Sparkling Lavender Lemonade
Cut fresh lavender and remove most of stem. Place about 1/2 cup of lavender flowers in a glass container and pour 2 cups of boiling water over top. Allow to steep for 10 minutes. Strain using a mesh strainer or coffee filters. Combine this lavender infusion with 2 quarts of fresh lemonade. Sweeten with the sweet herb, stevia, for added flavor. Chill and serve over ice. Add a long stem of fresh lavender to the glass (like a straw) for a pretty effect. For sparkling lavender lemonade, add a splash of lemon or lime carbonated beverage or plain soda water.
For times when fresh lavender isn't available, cut some fresh lavender flowers and place in an ice cube tray. Cover with fresh water and freeze until ready to use.
I've been participating in a project with friends on a blog called The Traveling Teapot. A little plum teapot is spending 18 months where it travels from participant to participant of the traveling teapot project.
Our traveling teapot and those who host it are ambassadors of friendship and good-will. Traveling so many places in such a short amount of time, the traveling teapot has the ability to see parts of the world that some can only dream about.
Today the traveling teapot surprised me with a special message that arrived in my mail box. Can you read it? It's a post card and it says: I am having wondrous adventures with Mary Jane as she travels in Canada! Thank you for sending me off on this amazing journey... Love from - The Traveling Teapot!
It warmed my heart! Thank you, Traveling Teapot, for the lovely post card! And thank you, Mary Jane, for helping the teapot with the penmanship! Safe travels as your journey continues!
I would be remiss if I did not pay tribute to Elizabeth II this week as the British Empire commemorates 60 years with Queen Elizabeth as the reigning monarch. She is the longest-lived and second-longest-reigning monarch of the United Kingdom. Festivities are ongoing and included a flotilla of 1,000 boats on the Thames on June 2 with concerts, teas, and other events to follow as the week progresses. I've been enjoying televised segments of some of the festivities on BBC America, as well as timely updates from friends in the UK as they report on celebrations both on a grand scale nationally and communally.They are sharing about community lunches, colorful buntings, flags decorating the streets, and tipping teacups in tribute. It is a festive time that seems to be capturing 100% of their attention!
In my corner of the world, I look around my own home to see what can tokens and memorabilia can remind me of Queen Elizabeth and her reign. My mother was a young Canadian girl during World War II and she looked up to the Princess Elizabeth who was a teen at the time. When Elizabeth II became Queen of England, she also became Queen of Canada, a position that my mother held near and dear to her heart. I compare it to the fondness that many of us in future generations felt for Diana, Princess of Wales. Mother's fondness and respect were rooted in loyalty and favor, both attributes that Mother passed on her her own daughters. Thus, gathering small tokens of the Queen over the years has been a natural process for me. Here are some of the mementos that I have to commemorate Queen Elizabeth II. The first (above) is a plate commemorating her coronation on June 2, 1953. I received it as a birthday present from my dad about 25 years ago. He found it in an antique store on a trip across Canada that he took with his sisters. They were visiting their childhood home in Manitoba, so for me this plate commemorates that family excursion as well. Although I was not on the journey, my aunties and father have given a full report over the years.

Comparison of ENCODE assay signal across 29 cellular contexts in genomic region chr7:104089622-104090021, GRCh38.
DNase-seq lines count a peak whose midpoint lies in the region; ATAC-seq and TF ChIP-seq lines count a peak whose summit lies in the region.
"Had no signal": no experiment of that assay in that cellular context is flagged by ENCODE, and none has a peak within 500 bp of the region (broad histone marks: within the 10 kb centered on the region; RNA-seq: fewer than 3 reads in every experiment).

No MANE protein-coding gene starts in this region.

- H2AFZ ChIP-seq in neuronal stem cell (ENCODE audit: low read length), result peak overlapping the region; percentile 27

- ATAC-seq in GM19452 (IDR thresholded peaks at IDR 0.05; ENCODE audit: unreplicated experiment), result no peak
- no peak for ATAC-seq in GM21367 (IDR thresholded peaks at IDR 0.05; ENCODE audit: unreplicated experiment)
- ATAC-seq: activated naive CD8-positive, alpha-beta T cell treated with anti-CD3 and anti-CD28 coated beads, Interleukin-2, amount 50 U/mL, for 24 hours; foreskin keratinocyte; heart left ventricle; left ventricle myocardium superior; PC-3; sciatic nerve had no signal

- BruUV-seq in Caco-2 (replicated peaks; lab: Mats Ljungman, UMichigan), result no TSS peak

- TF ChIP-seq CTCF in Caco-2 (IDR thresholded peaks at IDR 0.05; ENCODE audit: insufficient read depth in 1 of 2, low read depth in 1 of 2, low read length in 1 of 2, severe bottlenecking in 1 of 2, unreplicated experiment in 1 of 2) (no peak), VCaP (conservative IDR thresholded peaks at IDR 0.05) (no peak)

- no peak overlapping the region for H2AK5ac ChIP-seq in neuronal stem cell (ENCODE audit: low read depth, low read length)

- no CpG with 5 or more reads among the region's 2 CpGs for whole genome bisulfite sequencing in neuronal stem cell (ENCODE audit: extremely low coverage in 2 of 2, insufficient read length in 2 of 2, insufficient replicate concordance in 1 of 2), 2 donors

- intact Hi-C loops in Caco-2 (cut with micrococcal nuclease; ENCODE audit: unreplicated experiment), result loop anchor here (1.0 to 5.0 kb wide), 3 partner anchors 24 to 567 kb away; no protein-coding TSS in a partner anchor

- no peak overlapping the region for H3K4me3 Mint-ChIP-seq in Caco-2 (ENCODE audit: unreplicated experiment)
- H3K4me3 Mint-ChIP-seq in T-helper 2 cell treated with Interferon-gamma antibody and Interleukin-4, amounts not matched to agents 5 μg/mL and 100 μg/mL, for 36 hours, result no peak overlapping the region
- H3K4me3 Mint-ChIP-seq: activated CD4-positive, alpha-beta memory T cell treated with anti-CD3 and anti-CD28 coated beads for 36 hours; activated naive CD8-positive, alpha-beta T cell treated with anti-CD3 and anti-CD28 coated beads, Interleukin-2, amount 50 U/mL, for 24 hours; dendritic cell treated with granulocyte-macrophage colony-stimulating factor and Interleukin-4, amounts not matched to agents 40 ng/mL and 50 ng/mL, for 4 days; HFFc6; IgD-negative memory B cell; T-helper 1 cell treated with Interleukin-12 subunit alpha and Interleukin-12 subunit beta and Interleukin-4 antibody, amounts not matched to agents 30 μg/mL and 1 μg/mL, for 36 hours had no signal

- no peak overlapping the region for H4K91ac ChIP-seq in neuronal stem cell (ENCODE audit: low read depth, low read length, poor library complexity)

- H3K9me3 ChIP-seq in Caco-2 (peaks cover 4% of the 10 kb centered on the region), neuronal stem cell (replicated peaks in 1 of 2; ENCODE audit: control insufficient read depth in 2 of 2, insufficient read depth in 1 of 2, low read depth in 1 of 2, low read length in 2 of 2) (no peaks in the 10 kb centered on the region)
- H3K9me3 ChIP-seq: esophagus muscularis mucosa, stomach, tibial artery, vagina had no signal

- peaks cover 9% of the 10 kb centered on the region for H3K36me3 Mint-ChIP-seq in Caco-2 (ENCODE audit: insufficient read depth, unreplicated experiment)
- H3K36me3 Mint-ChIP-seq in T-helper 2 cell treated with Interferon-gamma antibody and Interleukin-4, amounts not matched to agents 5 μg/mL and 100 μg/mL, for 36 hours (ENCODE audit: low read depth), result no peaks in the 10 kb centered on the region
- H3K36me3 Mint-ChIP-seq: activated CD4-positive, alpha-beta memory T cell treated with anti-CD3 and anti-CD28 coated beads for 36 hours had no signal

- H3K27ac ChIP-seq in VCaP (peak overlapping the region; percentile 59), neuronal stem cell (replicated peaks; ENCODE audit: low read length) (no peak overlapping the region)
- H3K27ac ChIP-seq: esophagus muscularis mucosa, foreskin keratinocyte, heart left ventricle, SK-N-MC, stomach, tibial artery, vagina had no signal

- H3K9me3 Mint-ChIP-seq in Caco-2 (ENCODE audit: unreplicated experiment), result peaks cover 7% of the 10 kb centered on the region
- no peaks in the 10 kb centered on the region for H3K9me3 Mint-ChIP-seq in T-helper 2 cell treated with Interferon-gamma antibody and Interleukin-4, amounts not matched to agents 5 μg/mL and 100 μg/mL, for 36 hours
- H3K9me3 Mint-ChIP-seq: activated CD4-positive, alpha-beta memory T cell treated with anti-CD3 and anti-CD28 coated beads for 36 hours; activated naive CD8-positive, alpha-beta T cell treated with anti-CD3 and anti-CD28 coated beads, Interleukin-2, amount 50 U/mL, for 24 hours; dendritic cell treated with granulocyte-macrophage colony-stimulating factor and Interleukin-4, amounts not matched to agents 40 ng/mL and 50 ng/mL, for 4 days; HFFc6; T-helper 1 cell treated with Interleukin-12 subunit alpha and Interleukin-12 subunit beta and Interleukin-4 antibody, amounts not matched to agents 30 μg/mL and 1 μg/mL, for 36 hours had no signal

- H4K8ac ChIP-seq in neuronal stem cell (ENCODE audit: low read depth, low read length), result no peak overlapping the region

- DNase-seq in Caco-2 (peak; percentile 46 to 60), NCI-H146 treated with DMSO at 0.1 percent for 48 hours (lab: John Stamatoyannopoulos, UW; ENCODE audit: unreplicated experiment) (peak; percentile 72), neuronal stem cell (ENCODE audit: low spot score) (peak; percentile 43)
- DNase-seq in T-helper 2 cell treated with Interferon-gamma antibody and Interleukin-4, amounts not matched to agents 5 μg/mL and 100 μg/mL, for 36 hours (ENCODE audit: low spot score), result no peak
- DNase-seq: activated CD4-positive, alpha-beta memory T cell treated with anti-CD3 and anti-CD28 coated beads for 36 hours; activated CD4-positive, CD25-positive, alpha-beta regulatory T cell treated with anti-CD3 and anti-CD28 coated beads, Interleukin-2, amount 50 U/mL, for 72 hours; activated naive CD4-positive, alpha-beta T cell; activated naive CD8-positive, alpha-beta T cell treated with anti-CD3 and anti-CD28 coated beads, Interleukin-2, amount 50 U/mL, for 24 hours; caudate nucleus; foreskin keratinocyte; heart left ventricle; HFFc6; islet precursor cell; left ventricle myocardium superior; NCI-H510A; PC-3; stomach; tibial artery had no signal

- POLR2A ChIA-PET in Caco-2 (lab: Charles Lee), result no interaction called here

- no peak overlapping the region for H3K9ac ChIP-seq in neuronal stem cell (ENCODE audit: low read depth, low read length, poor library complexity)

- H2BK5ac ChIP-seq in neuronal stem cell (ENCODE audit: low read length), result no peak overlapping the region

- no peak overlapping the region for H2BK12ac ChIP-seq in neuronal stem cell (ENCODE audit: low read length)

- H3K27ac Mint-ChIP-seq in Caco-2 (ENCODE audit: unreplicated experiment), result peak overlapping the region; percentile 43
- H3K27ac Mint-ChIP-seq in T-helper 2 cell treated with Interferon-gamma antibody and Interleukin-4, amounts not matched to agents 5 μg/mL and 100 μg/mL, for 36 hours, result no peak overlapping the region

Three coronation teacups honoring E II R can be found in my china closet. Each was designed to celebrate her 1953 coronation and each varies in style and intensity. From the ornate to simply elegant, each implicitly expresses the joy of a nation at the crowning of their young queen.
Added to the celebratory scene are tea candles that Karleen brought home and gave to me last summer after she visited Buckingham Palace. She also brought me tea in the same beautiful packaging. I am savoring it during special times.
Congratulations to the UK as they celebrate in a style only known to royalty! It's a Diamond Jubilee!
May is a magnificent month for flowers, both cultivated at home --- and wild at our mountain cabin. Sometimes the mountain wildflowers need to be sought out, as they can have tiny blooms and hide well in forest undergrowth. I've observed that the purple and white flowers bloom earliest, then the yellows, and lastly the reds. It's a beautiful cacophony of color when they are finally all in bloom! Learning their names can be somewhat of a puzzle for me, but I am working at naming and remembering them the best I can. The flowers below were all in bloom at our cabin on Memorial Day week-end. Aren't they pretty?